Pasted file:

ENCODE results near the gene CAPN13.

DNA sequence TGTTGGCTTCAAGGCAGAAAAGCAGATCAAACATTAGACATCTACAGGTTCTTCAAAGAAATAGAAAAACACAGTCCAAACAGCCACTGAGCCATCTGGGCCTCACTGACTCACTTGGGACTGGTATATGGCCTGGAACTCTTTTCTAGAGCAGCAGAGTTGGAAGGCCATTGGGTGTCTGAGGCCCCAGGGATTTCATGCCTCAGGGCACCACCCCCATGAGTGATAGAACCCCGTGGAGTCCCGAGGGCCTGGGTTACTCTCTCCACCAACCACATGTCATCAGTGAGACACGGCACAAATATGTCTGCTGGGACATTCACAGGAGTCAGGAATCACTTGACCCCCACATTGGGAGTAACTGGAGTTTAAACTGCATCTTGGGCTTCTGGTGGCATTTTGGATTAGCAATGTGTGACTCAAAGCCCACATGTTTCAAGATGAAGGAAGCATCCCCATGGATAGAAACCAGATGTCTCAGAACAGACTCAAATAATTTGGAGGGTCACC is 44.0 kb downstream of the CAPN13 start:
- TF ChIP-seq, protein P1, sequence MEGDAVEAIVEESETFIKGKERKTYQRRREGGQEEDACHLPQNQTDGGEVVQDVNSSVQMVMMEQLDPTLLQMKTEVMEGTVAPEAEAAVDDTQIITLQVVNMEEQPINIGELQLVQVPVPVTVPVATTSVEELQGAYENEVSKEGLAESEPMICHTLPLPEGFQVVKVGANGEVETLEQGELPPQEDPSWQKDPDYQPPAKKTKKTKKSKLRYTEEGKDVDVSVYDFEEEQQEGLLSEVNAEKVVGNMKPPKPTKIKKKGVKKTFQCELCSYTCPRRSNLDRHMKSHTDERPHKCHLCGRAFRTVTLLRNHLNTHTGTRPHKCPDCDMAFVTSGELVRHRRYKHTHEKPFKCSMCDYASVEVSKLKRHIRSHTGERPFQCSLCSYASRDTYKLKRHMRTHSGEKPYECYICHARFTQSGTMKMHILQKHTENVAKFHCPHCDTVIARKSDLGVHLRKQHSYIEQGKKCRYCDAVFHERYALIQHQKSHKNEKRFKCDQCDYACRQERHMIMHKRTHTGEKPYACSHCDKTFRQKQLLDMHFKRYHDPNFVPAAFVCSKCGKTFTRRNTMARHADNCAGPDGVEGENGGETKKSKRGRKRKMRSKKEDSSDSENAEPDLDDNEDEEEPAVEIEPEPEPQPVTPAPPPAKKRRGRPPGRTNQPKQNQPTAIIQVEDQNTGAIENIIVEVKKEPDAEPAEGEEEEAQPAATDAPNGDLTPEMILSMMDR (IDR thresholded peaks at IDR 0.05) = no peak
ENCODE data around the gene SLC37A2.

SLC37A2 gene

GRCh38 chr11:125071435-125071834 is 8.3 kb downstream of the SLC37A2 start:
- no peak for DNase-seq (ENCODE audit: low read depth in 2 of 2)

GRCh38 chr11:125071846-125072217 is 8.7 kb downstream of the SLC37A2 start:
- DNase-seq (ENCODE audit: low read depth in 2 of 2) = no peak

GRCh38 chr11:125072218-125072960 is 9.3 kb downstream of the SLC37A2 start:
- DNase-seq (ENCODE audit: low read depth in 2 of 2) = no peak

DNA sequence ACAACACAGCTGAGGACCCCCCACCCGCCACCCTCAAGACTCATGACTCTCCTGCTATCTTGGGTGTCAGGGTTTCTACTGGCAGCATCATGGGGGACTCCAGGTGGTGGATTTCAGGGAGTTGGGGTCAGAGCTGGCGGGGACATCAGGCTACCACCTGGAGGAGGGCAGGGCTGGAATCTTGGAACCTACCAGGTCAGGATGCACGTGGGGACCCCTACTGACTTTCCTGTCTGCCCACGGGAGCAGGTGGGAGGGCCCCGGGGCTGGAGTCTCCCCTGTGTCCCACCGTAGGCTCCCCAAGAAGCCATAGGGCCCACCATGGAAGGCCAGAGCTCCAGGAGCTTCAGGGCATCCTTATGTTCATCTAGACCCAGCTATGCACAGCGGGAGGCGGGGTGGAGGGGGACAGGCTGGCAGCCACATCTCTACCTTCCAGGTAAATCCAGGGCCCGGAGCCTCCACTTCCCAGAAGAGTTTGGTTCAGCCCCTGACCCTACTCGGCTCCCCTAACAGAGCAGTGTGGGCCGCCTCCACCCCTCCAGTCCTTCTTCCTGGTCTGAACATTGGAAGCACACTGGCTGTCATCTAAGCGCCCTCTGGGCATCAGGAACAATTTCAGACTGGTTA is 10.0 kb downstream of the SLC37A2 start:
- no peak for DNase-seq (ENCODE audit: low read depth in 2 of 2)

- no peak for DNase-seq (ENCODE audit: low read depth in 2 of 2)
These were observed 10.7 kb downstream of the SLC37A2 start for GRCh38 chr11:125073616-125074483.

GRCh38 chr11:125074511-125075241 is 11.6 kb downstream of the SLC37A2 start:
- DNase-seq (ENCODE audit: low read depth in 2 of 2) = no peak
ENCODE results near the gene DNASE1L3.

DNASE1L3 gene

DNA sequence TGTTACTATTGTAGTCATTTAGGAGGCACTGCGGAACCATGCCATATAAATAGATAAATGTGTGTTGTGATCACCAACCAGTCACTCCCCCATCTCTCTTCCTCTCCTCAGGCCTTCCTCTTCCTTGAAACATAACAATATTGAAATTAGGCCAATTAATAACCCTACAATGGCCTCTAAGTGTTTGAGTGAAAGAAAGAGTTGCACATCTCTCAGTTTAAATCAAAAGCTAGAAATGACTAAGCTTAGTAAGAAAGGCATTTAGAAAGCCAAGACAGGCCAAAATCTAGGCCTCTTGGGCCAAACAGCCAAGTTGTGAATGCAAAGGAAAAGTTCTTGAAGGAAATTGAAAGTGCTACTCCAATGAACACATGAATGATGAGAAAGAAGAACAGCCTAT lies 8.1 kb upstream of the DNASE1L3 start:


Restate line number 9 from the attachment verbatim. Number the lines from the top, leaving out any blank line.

- DNase-seq (ENCODE audit: low read depth in 2 of 2) = no peak